Category 3: Urgent
Urgent problem (not immediately life-threatening) that needs treatment to relieve suffering (e.g. pain control) and transport or assessment and management at scene with referral where needed within a clinically appropriate timeframe.

Category 4: non-urgent
Problems that are not urgent but need assessment (face to face or telephone) and possibly transport within a clinically appropriate timeframe.

The Addendum to the NHS Constitution requires all ambulance trusts to:
- Respond to Category 1 calls in 7 minutes on average, and respond to 90% of Category 1 calls in 15 minutes.
- Respond to Category 2 calls in 18 minutes on average, and respond to 90% of Category 2 calls in 40 minutes.
- Respond to 90% of Category 3 calls in 120 minutes.
- Respond to 90% of Category 4 calls in 180 minutes.

The previous response time commitments were set out in the NHS 2010/11 Operating Framework. They stated that:
- 75% of Category A (immediately life-threatening) calls should receive a response within eight minutes.
- If a Category A patient requires transport, this should arrive within 19 minutes of the request for transport being made, 95% of the time.

From June 2013, the former Category A call category was further separated into Red 1 and Red 2 calls:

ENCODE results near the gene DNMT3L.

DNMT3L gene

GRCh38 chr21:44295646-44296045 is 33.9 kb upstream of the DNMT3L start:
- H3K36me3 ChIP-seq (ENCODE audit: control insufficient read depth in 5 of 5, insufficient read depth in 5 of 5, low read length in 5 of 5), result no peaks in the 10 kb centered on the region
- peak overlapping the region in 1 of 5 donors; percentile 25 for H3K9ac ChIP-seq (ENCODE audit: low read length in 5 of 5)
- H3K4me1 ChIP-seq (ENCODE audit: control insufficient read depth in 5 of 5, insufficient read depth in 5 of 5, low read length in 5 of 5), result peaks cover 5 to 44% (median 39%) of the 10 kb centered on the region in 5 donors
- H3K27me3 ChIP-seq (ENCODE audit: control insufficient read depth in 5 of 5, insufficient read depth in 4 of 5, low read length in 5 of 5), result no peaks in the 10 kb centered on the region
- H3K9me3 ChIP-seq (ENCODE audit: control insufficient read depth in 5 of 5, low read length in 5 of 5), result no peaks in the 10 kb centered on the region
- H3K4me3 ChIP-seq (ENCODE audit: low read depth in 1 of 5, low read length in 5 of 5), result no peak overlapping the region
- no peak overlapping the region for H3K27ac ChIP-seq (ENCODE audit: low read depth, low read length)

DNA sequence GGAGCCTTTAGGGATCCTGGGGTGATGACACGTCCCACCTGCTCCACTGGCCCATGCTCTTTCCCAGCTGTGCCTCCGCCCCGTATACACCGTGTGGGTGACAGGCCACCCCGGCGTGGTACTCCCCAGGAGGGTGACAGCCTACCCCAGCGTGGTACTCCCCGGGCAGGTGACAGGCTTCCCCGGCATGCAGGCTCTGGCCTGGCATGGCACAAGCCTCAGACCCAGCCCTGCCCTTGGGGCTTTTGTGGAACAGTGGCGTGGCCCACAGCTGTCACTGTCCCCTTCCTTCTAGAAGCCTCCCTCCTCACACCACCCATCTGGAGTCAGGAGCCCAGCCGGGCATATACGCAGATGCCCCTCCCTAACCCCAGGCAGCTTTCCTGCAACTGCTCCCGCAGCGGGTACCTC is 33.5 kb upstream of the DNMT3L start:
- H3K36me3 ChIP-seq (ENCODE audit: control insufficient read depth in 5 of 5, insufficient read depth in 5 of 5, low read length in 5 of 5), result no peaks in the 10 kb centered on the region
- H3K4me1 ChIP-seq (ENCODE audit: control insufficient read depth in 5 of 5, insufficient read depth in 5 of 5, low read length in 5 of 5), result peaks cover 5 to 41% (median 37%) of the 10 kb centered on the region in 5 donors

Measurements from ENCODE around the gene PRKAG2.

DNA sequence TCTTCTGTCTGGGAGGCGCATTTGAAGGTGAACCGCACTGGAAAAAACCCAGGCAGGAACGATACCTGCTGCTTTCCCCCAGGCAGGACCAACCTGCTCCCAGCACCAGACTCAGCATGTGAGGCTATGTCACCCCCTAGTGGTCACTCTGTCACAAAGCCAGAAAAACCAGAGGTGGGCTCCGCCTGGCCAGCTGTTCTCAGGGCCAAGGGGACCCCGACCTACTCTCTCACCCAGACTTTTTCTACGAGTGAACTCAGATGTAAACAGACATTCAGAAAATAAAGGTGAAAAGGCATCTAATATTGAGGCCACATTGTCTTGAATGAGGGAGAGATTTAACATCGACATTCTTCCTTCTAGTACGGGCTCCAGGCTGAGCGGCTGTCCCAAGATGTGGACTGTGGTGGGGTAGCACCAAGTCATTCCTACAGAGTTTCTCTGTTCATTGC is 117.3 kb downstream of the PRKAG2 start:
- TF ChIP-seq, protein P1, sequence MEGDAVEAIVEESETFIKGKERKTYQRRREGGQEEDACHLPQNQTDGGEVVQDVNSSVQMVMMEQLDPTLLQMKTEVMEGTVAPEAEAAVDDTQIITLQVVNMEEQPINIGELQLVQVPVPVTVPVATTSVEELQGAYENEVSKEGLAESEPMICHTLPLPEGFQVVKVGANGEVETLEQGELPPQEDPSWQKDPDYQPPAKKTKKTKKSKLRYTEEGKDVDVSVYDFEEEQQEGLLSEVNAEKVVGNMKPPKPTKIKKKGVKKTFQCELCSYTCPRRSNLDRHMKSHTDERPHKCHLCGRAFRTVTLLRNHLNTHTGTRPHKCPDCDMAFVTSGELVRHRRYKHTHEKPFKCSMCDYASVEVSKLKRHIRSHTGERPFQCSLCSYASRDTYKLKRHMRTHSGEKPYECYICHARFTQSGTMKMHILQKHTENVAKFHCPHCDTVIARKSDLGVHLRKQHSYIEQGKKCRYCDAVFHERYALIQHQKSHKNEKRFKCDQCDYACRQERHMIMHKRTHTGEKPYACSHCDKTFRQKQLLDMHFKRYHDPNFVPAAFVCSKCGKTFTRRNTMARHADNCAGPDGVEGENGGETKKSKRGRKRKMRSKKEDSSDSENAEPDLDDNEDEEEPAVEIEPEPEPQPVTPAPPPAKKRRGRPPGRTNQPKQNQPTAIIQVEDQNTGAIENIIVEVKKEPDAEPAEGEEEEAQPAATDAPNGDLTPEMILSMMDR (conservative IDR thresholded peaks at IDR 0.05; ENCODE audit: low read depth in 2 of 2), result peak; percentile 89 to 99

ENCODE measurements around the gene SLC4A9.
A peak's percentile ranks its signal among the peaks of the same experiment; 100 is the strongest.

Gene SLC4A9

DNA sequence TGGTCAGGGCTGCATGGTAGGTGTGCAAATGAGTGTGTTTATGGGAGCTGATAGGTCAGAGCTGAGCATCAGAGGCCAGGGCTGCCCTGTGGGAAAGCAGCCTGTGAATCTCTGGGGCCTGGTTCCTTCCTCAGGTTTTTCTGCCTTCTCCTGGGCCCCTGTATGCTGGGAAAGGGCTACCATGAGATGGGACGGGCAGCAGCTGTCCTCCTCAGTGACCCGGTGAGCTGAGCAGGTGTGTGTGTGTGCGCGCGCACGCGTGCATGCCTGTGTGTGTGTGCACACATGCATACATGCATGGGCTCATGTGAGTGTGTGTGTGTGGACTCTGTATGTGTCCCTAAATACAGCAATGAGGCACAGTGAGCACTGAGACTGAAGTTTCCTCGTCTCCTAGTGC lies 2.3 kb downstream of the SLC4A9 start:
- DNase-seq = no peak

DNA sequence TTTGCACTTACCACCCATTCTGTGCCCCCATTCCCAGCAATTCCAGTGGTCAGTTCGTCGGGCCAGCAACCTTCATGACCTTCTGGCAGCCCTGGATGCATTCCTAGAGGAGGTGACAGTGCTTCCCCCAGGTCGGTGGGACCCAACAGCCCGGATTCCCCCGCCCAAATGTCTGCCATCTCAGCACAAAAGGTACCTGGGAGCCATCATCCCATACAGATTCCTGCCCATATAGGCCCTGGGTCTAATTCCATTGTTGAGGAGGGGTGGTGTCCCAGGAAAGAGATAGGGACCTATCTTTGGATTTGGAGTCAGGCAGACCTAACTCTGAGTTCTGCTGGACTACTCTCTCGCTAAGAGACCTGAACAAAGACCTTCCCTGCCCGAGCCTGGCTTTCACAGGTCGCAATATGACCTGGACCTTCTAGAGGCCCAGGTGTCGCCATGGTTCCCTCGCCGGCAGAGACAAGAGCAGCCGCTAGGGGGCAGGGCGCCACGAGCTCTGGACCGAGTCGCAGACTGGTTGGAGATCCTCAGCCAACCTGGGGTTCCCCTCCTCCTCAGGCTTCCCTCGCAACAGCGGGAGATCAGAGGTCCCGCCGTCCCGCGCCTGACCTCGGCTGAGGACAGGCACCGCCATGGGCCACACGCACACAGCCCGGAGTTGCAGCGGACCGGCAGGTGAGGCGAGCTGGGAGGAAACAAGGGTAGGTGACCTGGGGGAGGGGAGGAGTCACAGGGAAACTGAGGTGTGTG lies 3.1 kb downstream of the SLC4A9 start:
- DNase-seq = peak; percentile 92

- Red 1 calls were the most time critical and covered cardiac arrest patients who were not breathing and did not have a pulse, and other severe conditions.
- Red 2 calls were serious but less immediately time critical and covered conditions such as stroke and fits.

For more information please see NHS England, Ambulance Quality Indicators.

Comments

It would be interesting to correlate these results with the number of ambulance unit hours being produced nationally and by each trust over the same time series.

Ambulance trusts, in common with all other NHS trusts, have had to build, since 2011, towards an annual CIP of 17%-20%.

Average annual growth in the NHS budget has fallen from 4% (1948-2010) to 0.7% (2011-2016). Hospital CIP and deep cuts in adult social services have led to inability to discharge vulnerable adults and, in turn, to huge growth in ambulance handover times at EDs.

The prolonged freeze on NHS staff pay has squeezed both nurses and paramedics out of the system. For the first time in my 42 year career, there is a national shortage of paramedics.

Alan Murray (not verified)
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It would be interesting to correlate the apparent fall off in response with the increase of workload as a result of:

a) increase of 999 calls per annum
b) increase in workload coming in from the 111 service

General call volumes to the 999 service appear to rise 8-12% per annum.